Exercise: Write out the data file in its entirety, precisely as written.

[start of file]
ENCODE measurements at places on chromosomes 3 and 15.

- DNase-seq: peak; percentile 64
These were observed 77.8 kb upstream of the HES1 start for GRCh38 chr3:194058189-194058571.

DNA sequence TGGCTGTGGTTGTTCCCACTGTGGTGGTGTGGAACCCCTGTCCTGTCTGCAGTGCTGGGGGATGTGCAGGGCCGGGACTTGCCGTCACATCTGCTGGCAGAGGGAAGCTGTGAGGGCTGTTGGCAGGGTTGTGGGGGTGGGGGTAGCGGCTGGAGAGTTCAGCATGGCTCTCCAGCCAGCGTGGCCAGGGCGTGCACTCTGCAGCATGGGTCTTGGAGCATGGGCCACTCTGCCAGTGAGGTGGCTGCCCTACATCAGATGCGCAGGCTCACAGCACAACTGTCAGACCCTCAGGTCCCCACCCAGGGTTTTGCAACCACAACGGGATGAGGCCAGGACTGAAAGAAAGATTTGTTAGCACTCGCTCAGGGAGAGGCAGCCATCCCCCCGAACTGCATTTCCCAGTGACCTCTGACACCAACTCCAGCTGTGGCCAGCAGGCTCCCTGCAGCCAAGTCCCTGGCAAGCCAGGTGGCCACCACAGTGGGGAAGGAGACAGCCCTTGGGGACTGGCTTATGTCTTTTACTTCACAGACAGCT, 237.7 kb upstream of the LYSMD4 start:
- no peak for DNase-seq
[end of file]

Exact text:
ENCODE measurements at places on chromosomes 3 and 15.

- DNase-seq: peak; percentile 64
These were observed 77.8 kb upstream of the HES1 start for GRCh38 chr3:194058189-194058571.

DNA sequence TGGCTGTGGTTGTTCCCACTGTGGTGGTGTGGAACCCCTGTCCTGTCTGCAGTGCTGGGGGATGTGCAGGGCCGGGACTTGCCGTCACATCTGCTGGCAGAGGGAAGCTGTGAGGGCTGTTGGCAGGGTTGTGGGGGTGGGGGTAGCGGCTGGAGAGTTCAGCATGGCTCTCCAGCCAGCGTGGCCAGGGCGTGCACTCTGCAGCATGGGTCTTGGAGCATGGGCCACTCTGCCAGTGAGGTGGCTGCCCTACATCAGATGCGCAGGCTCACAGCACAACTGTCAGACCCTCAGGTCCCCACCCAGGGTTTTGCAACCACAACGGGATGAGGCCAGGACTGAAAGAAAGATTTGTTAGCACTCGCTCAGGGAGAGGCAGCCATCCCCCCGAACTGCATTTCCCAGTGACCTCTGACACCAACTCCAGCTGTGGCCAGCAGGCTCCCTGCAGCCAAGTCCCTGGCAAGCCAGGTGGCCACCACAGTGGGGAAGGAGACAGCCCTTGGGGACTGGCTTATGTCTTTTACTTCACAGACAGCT, 237.7 kb upstream of the LYSMD4 start:
- no peak for DNase-seq